The Danish investigation also identified 177 clients who had received suspicious payments through, among others, the Latvian bank Trasta Komercbanka. Most of these “clients” were limited partnerships or limited liability companies registered in the United Kingdom or in countries regarded as tax havens (British Virgin Islands, Hong Kong, Cyprus).
The Baltic States were not only an outgoing source of the suspicious sums but also receivers, including Russian money moving between Latvia and Estonia. The vast portion was subsequently transferred to third countries, either as direct payments, or as payments on fictitious invoices. The funds that had passed through the banking system of the Baltic States were then put into circulation through legal means (including within the EU), which made their original sources difficult to track. Russia probably used the funds to lobby the energy sector, finance the political activities of pro-Russian organisations, and for carrying out disinformation activities.
The banking scandal in Estonia and Latvia confirms that there are entities and individuals associated with the authorities of the Russian Federation who use the banking systems of other countries for money laundering. Despite attempts within the EU by the authorities of the Baltic States to establish a banking union and to seal the banking system in the euro area, the practices in the region means these states are still highly susceptible to these suspicious activities. At the same time, the revealing of the mechanism used in the Russian schemes increases the possibility of preventing its use in the future.
For the Baltic States, where foreign investment and the developed financial sector are crucial for economic development, publicizing the money-laundering mechanism may result not only in a loss of international image but also weaken their competitiveness. This is particularly important for Estonia, which for years has been building its brand based on digitisation and transparency in business. The scale of the abuses challenges these assurances. The Estonian government has presented a package of reforms to seal the banking system. It also supports strengthening financial supervision and has called for closer cooperation at the EU level. The Latvian authorities, have ensured their readiness to cooperate with the U.S. administration, to combat the effects of the scandal and prevent such situations in the future. They also promise a significant reduction in the share of capital investments made by non-residents.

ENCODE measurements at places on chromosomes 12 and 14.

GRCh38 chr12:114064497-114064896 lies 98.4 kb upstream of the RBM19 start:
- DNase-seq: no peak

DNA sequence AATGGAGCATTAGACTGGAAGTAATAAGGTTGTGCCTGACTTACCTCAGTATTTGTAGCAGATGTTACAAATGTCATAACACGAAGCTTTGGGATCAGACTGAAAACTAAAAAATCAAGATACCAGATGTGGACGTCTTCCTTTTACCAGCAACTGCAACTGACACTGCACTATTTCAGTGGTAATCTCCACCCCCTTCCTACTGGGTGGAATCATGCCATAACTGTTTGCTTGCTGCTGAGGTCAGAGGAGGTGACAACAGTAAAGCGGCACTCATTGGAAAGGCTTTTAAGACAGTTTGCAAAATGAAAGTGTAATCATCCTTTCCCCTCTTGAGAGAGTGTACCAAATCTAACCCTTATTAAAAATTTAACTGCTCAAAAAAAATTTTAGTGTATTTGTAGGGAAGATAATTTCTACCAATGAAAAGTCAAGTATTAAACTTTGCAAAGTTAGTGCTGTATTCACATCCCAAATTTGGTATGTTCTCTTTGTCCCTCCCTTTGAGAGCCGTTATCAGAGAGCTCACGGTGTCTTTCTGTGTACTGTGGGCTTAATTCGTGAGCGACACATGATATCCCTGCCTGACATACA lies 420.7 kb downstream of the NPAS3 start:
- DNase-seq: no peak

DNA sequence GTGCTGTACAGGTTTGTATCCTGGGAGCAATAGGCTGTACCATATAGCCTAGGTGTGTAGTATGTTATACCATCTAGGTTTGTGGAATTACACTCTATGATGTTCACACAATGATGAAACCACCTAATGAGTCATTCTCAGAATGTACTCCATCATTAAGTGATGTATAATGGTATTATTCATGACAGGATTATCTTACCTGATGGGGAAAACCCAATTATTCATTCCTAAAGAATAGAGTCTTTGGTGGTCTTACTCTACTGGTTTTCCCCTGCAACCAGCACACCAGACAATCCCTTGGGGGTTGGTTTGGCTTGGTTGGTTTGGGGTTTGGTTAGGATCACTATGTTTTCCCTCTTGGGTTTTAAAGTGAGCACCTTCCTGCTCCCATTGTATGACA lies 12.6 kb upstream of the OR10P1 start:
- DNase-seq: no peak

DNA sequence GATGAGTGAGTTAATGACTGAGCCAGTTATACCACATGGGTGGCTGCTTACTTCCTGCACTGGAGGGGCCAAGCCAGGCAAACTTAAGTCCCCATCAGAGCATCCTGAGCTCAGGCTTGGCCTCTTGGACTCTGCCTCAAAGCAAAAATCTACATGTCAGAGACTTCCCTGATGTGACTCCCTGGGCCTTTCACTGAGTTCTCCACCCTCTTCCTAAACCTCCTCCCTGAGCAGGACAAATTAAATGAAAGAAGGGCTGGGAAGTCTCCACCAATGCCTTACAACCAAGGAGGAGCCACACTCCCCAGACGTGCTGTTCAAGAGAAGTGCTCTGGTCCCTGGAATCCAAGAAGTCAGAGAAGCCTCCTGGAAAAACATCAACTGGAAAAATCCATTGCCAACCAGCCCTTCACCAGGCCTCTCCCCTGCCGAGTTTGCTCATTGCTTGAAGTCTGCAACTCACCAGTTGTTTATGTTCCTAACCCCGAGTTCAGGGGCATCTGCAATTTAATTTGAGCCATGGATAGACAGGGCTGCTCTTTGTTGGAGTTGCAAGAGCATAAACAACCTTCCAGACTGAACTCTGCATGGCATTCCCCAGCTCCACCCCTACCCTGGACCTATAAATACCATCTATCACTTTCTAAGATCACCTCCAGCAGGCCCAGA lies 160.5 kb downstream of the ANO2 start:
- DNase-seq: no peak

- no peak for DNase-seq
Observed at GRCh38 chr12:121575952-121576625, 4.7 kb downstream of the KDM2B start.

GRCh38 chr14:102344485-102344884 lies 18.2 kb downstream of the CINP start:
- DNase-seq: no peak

The scandals have motivated other Member States and EU institutions to counteract similar illegal practices. The European Banking Authority promises to increase the accountability of national supervisory authorities and favours strengthening cooperation between the states. It also indicates the need for strict adherence to the recommended security procedures.
Moreover, provisions under the current 5th AML Directive of 2018 favour increased control. The goal is, among others, ensuring the transparency of the ownership structure of enterprises and trust funds and increasing the supervision of suspicious transactions with high-risk third countries (e.g., Ethiopia, Iran).
At the same time, the European Commission, in order to unify the definition and sanctioning of money-laundering offenses, has developed another version of the document, which the European Parliament and EU Council approved in June 2018. The 6th AML Directive specifies, among others, a list of “source” money-laundering offenses. It also imposes more obligations on businesses to implement monitoring systems.
The EU actions are aimed at increasing the security of banking systems, which for Member States means the need to intensify legislative work and adapt internal regulations to the latest risks associated with money laundering and illegal financial transactions. It is in Poland's interest to support these EU initiatives, which focus, among others, on securing virtual transactions.